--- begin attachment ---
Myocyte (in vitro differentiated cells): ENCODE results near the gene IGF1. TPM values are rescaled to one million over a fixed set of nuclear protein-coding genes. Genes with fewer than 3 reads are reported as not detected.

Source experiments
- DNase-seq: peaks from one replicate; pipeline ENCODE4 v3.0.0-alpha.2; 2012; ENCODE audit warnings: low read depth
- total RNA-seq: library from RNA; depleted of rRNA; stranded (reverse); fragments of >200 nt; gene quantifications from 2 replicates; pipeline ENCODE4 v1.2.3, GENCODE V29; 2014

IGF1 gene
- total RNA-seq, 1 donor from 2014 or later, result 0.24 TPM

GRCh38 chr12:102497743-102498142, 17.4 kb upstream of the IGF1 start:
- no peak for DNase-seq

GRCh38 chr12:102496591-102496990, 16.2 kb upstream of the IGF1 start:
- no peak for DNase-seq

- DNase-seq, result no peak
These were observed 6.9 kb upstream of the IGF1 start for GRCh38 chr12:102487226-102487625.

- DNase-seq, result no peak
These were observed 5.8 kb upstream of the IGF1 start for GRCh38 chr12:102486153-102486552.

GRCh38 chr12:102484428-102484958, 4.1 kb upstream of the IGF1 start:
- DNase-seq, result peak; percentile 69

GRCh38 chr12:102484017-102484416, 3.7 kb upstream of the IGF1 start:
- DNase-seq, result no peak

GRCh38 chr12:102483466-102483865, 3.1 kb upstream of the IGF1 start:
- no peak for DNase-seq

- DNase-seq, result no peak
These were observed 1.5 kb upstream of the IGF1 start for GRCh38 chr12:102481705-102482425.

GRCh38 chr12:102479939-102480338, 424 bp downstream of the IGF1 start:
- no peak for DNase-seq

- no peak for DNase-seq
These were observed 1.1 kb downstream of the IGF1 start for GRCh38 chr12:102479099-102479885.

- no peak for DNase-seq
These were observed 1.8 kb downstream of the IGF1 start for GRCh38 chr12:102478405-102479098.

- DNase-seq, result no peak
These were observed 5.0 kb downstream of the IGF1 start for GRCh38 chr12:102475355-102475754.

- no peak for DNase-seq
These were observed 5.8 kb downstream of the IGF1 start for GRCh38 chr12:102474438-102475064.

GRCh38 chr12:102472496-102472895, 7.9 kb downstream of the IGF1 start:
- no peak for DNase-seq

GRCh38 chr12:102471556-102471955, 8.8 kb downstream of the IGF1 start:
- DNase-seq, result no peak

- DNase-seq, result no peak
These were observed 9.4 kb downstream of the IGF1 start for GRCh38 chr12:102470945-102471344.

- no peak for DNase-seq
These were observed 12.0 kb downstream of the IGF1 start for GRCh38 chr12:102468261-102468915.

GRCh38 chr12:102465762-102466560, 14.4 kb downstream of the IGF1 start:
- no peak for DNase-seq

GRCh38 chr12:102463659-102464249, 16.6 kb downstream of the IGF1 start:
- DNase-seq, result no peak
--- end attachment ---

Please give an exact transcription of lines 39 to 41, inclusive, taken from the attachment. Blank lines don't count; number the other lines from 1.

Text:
- no peak for DNase-seq
These were observed 12.0 kb downstream of the IGF1 start for GRCh38 chr12:102468261-102468915.

GRCh38 chr12:102465762-102466560, 14.4 kb downstream of the IGF1 start: